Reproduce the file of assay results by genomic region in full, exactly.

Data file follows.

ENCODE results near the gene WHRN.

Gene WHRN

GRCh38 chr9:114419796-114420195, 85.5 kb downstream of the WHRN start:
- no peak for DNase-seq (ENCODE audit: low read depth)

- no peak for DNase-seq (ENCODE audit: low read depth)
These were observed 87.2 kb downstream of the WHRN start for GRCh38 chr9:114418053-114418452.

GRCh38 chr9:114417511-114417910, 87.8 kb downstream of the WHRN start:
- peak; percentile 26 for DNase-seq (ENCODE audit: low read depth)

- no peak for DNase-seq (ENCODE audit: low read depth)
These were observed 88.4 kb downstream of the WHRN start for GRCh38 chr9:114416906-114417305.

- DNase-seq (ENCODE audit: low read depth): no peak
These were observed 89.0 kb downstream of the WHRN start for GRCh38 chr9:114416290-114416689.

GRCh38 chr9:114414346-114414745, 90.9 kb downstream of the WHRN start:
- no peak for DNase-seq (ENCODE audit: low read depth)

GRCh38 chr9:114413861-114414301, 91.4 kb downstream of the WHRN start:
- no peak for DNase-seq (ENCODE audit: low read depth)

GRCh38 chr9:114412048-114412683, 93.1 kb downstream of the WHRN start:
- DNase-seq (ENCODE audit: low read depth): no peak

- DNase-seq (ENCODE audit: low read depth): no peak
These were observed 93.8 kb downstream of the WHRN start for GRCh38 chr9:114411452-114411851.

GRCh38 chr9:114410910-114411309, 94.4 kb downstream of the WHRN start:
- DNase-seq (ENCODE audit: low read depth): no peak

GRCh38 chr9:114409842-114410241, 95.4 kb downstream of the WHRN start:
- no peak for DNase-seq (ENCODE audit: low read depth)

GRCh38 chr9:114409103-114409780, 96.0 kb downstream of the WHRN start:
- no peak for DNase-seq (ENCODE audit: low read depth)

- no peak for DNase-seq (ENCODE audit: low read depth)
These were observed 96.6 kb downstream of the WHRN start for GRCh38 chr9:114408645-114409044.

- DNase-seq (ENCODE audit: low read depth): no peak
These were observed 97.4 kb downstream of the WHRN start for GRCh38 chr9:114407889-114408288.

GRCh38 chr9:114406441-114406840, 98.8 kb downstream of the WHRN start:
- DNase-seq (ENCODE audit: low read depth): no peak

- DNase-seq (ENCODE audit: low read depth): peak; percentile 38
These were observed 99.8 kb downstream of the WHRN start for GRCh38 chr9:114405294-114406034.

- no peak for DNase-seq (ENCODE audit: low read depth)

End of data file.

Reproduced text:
ENCODE results near the gene WHRN.

Gene WHRN

GRCh38 chr9:114419796-114420195, 85.5 kb downstream of the WHRN start:
- no peak for DNase-seq (ENCODE audit: low read depth)

- no peak for DNase-seq (ENCODE audit: low read depth)
These were observed 87.2 kb downstream of the WHRN start for GRCh38 chr9:114418053-114418452.

GRCh38 chr9:114417511-114417910, 87.8 kb downstream of the WHRN start:
- peak; percentile 26 for DNase-seq (ENCODE audit: low read depth)

- no peak for DNase-seq (ENCODE audit: low read depth)
These were observed 88.4 kb downstream of the WHRN start for GRCh38 chr9:114416906-114417305.

- DNase-seq (ENCODE audit: low read depth): no peak
These were observed 89.0 kb downstream of the WHRN start for GRCh38 chr9:114416290-114416689.

GRCh38 chr9:114414346-114414745, 90.9 kb downstream of the WHRN start:
- no peak for DNase-seq (ENCODE audit: low read depth)

GRCh38 chr9:114413861-114414301, 91.4 kb downstream of the WHRN start:
- no peak for DNase-seq (ENCODE audit: low read depth)

GRCh38 chr9:114412048-114412683, 93.1 kb downstream of the WHRN start:
- DNase-seq (ENCODE audit: low read depth): no peak

- DNase-seq (ENCODE audit: low read depth): no peak
These were observed 93.8 kb downstream of the WHRN start for GRCh38 chr9:114411452-114411851.

GRCh38 chr9:114410910-114411309, 94.4 kb downstream of the WHRN start:
- DNase-seq (ENCODE audit: low read depth): no peak

GRCh38 chr9:114409842-114410241, 95.4 kb downstream of the WHRN start:
- no peak for DNase-seq (ENCODE audit: low read depth)

GRCh38 chr9:114409103-114409780, 96.0 kb downstream of the WHRN start:
- no peak for DNase-seq (ENCODE audit: low read depth)

- no peak for DNase-seq (ENCODE audit: low read depth)
These were observed 96.6 kb downstream of the WHRN start for GRCh38 chr9:114408645-114409044.

- DNase-seq (ENCODE audit: low read depth): no peak
These were observed 97.4 kb downstream of the WHRN start for GRCh38 chr9:114407889-114408288.

GRCh38 chr9:114406441-114406840, 98.8 kb downstream of the WHRN start:
- DNase-seq (ENCODE audit: low read depth): no peak

- DNase-seq (ENCODE audit: low read depth): peak; percentile 38
These were observed 99.8 kb downstream of the WHRN start for GRCh38 chr9:114405294-114406034.

- no peak for DNase-seq (ENCODE audit: low read depth)